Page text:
The most obvious example of this was in the second discussion this week in the Special Knesset Committee for Foreign Workers, which dealt with work visas for Ukrainian citizens who have been in Israel since the end of February under a temporary protection policy, due to the war in their country. The Interior Minister announced at the discussion that she would extend the visas of Ukrainians in Israel for another month, until the end of June, and also establish a policy of “non-enforcement” regarding their employment. Immediately after the announcement, obvious questions arose around the committee table: How will employers know that they are allowed to employ Ukrainians if they do not hold work visas? Which employer would agree to hire someone who has a valid visa only for another month, after which it is unclear whether he will be able to continue working at all? What are the Israeli family and friends who opened their home generously to the war refugees supposed to do, as they now understand that they will have to support them for an indefinite period, because the state refuses to allow the refugees to support themselves?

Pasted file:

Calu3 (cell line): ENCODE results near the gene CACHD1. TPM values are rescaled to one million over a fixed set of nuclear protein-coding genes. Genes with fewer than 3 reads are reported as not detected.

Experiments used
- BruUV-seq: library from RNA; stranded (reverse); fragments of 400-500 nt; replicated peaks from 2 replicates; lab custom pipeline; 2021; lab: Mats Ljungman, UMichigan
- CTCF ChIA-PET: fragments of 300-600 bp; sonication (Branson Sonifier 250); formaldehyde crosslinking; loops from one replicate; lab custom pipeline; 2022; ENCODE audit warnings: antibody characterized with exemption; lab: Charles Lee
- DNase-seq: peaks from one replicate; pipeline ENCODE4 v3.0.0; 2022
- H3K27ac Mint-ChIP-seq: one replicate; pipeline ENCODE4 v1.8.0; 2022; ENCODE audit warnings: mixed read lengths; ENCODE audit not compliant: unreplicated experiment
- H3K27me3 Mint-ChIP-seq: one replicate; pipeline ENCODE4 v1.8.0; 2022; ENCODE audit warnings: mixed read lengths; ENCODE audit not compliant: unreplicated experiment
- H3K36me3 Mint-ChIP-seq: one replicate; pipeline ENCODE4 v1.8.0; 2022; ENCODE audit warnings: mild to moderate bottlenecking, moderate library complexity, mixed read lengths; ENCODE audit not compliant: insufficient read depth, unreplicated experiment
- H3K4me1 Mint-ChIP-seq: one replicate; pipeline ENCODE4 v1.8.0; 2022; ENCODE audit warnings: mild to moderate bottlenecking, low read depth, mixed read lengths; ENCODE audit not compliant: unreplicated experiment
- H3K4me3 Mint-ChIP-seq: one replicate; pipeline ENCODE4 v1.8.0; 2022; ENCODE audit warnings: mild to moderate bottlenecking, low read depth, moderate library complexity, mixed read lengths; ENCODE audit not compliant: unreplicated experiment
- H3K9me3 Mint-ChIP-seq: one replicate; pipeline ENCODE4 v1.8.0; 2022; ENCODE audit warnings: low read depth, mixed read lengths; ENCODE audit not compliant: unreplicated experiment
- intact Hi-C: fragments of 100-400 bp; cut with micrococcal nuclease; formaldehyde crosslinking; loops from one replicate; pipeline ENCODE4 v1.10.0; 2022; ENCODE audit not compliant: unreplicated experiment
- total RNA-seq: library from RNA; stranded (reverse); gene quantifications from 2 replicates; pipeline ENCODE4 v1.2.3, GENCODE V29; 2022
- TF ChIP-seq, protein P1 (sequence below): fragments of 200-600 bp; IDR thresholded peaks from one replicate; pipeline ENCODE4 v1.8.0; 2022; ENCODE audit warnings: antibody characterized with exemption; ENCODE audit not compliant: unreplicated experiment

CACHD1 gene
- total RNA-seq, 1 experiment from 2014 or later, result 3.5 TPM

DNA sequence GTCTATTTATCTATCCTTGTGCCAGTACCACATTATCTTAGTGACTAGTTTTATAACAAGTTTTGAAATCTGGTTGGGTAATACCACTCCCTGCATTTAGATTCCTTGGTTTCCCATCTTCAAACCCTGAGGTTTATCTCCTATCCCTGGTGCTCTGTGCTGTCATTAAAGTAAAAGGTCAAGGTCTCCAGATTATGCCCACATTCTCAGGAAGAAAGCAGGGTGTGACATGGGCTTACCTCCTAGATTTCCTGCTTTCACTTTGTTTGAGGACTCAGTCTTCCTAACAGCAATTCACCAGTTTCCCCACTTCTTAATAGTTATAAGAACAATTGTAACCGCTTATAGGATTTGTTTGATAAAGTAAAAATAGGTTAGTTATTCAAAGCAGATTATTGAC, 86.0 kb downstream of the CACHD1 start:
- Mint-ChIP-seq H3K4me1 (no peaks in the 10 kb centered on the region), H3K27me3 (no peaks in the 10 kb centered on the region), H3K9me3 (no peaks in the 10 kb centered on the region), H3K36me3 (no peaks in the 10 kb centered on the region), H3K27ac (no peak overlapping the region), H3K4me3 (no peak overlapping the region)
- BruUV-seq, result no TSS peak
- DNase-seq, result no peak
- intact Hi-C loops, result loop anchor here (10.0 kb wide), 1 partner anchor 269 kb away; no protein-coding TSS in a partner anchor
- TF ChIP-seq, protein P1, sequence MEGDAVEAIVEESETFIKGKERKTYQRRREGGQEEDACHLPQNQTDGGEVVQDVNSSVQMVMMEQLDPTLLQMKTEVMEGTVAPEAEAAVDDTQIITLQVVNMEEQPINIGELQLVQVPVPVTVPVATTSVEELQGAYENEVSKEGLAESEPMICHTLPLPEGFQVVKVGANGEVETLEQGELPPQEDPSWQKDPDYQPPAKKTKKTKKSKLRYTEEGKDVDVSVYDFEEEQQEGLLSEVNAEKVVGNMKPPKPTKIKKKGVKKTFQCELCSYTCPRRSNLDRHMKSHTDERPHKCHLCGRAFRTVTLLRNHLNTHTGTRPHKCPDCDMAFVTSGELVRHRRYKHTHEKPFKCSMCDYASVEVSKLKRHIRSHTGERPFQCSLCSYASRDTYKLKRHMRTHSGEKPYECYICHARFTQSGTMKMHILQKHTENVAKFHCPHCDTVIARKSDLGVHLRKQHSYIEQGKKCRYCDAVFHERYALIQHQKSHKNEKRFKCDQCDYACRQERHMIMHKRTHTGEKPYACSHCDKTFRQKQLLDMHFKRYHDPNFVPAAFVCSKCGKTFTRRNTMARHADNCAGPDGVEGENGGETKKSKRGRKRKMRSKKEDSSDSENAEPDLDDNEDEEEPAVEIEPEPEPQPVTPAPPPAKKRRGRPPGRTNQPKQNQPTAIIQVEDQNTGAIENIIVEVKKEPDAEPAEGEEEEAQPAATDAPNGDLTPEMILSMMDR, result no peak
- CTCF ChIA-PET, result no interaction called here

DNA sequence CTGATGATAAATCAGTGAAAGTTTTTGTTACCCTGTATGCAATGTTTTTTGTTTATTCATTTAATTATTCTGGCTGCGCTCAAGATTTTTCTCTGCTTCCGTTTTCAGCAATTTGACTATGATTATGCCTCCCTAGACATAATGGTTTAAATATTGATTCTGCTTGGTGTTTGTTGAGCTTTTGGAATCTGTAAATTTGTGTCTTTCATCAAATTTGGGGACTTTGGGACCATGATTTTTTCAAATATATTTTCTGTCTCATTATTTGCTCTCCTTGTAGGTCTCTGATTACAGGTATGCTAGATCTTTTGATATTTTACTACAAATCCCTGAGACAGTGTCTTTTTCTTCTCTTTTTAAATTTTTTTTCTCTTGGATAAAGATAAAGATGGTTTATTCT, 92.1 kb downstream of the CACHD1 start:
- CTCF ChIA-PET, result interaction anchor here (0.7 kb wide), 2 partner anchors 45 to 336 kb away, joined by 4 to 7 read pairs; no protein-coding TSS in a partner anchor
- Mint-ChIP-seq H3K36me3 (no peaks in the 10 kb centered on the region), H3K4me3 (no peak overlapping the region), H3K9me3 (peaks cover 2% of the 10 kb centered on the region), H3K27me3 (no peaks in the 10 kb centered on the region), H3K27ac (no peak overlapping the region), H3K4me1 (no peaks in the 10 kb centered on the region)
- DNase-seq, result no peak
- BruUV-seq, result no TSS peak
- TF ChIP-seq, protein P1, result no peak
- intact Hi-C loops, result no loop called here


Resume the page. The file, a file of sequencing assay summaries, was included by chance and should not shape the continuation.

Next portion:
Answers? There are none. Elena Harbovetska, an accountant by profession and an impressive young woman who fled the war in Ukraine with her Israeli partner, described in tears the insecurity and existential instability she has lived in since arriving in Israel, as she does not know what tomorrow will bring: “all we know at the moment is the uncertainty of ‘keep waiting patiently’. When we reach the authorities, we hear ‘wait, we have not yet received instructions.’ Tens of thousands of people who are in Israel are in need of help so that they can feel basic security. We are in uncertainty, and the only answer we hear wherever we turn is ‘wait’.”